Brewery Serves Up Careers With Beers For Adults With Special Needs
When you take a seat at the bar at Brewability Lab in Denver, prepare to pick a color to order your beer. A large chalkboard sign displays the brewery’s beer selection in hues: red for the strawberry blond, white for the pale ale and purple for the coffee porter. It’s a gimmick with a purpose — ordering a beer by its color makes the work easier for those “beertenders” at Brewability who are on the autism spectrum and can’t read.
Brewability’s mission isn’t just to make beer. The brewery’s founder wants to provide good jobs and even a social setting for people with disabilities.
Brewability Lab founder Tiffany Fixter ran a day program for adults with developmental disabilities before she opened the brewery a year ago amid some warehouses in northeast Denver. She wanted to create a business that would employ adults with disabilities because she saw how difficult it can be for them to find meaningful jobs. She liked the idea of running a brewery because they’re social places, and many adults with disabilities feel isolated from other adults.
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“I wanted a community space. I wanted (Brewability Lab’s employees) to be social in their active community, and it’s working,” Fixter said. “Every single one of them is significantly better than the day they started.”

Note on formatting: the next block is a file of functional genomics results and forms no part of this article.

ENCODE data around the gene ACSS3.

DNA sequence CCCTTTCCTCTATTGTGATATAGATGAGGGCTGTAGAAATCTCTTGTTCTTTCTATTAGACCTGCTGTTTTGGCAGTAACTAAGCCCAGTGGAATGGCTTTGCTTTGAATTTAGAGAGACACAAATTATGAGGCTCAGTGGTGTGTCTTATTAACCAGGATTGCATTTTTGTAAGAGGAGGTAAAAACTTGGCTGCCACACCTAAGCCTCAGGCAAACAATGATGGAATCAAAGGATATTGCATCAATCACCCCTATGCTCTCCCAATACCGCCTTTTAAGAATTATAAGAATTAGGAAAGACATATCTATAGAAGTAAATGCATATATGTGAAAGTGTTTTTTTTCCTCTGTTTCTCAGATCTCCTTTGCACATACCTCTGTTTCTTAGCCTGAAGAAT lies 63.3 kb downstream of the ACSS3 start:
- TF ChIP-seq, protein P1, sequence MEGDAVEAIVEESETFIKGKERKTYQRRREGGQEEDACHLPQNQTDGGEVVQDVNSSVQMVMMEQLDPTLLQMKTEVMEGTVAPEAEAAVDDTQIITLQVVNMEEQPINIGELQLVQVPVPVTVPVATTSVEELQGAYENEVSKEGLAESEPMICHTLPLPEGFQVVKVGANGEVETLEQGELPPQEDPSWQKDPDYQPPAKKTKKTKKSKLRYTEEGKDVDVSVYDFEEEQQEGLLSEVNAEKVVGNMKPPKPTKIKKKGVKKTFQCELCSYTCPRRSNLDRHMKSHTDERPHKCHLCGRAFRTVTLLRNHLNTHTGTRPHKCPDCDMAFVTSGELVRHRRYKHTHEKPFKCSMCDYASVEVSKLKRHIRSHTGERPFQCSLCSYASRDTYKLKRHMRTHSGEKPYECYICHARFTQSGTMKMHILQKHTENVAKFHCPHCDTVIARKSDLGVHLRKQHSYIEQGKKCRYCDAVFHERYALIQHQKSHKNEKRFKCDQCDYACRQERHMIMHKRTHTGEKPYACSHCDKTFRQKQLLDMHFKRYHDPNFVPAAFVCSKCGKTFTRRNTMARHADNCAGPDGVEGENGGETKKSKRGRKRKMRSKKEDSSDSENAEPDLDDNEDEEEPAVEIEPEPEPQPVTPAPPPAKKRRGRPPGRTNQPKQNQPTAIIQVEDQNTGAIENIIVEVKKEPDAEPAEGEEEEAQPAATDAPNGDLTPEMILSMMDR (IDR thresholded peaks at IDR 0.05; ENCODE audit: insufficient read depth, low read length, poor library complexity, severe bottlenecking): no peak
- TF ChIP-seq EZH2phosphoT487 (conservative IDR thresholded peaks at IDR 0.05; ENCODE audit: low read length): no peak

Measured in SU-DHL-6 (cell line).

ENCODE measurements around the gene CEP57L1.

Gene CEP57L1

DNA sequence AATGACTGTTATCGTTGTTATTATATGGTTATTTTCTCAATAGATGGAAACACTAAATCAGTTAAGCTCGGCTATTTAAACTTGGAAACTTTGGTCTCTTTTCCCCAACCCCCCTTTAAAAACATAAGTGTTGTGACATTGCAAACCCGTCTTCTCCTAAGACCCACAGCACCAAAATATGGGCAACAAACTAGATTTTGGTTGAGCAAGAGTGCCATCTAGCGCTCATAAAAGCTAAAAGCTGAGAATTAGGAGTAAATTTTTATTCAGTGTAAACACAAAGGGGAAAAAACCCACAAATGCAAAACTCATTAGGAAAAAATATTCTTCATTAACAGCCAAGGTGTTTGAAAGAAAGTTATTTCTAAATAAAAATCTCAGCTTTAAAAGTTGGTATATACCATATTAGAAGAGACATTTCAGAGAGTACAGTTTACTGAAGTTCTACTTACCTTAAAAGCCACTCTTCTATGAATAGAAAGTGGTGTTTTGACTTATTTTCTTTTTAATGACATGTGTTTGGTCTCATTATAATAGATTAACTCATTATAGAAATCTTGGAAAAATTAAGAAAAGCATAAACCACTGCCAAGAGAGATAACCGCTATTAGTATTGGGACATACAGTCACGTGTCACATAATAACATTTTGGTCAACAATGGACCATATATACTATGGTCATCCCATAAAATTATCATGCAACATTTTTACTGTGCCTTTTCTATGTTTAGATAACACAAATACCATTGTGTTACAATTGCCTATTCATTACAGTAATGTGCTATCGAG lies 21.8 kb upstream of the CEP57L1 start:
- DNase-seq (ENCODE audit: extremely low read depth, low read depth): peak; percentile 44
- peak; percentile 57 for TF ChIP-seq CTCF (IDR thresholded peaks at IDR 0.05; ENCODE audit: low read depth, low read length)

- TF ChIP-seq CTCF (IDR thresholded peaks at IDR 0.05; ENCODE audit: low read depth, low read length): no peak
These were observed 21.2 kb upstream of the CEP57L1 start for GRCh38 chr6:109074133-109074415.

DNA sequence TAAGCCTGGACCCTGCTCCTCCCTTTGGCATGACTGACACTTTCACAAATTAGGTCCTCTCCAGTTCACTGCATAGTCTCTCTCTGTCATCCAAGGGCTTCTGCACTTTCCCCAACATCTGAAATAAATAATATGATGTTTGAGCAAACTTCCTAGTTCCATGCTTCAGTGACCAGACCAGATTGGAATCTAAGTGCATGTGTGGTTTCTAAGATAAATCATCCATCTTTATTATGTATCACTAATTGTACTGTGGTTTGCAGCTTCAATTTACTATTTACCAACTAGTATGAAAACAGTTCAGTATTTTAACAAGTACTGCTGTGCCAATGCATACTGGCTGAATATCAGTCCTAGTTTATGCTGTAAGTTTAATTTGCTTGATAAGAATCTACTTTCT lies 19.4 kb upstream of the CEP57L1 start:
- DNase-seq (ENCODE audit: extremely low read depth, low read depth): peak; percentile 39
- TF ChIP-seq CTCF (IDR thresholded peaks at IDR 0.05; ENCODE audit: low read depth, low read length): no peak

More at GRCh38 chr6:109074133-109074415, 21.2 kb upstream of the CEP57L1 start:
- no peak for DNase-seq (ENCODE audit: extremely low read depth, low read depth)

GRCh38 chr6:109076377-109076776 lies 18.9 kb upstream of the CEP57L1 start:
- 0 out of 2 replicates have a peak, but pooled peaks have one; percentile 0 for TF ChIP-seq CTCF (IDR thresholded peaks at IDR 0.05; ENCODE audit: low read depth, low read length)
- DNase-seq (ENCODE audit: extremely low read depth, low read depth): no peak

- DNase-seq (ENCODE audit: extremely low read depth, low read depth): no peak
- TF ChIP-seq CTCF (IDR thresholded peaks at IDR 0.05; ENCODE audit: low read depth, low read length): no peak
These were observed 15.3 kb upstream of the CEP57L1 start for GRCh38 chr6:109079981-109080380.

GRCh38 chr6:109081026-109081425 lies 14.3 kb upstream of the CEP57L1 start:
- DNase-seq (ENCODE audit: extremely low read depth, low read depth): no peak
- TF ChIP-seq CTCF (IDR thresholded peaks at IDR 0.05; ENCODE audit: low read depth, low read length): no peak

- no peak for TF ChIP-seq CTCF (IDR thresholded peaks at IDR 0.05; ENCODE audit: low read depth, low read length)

Patrick Hill spoke only a few words at a time when he started working at Brewability, and his shifts often ended after 10 minutes, Fixter said. Now, Hill works 10 hours a week as a beertender and talks with co-workers and customers. He has a “fan club” of guests, Fixter said, who enjoy his company and his antics, like dancing and singing along to songs like “I Want It That Way” by the Backstreet Boys.
“I think (Brewability Lab) is a great opportunity for people like my son,” said Patrick Hill’s mother, Bernie Hill. “He gets a lot of fulfillment out of working here, and he’s more confident in himself since he started working here.”
If Hill’s not at the bar, you might find Nick Wrape serving beers — and singing at the top of his lungs when his “drinking song,” “Raise Your Glass” by Pink, comes over the sound system. His customers smile and join Wrape in a toast when Pink sings “Come on and raise your glass!”
And if Wrape isn’t serving drinks, you might find Alex Randall at the bar. He’s the reason the taps are labeled in Braille. Randall, who is blind, is a social guy, eager to share his knowledge of music, bowling and the beer he serves. His work at Brewability has led to friendships, he said, and he’s learned a lot about how beer is made.
“I had never had the opportunity to actually figure out how beer is made until I came here,” he said. “I wasn’t too sure if I was going to like (working at Brewability Lab), but I have loved it and the people here that I’ve met.”
Brewability Lab is set up to help its six employees with disabilities fully function as part of the brewery’s team. Photos and checklists are posted to help workers complete regular tasks like washing dishes and cleaning the bar. Fixter, the “brewery mom,” holds them accountable for their responsibilities, and they respect her for that. She finds people who need a leg up in the work world through referrals, and Brewability Lab has a wait list of people eager to land a job there. The brewery interacts with the community in other ways, too, hosting events like dog adoptions, birthday parties and fundraisers.
“Some of the conversations that I’ve had here with people have been profound and beyond anything I’ve gotten anywhere else,” said Anthony Jacobs, who is a regular at Brewability. It has changed his perspective of what autism is and how capable people can be, he said.
“I gained a new appreciation for people with autism.”
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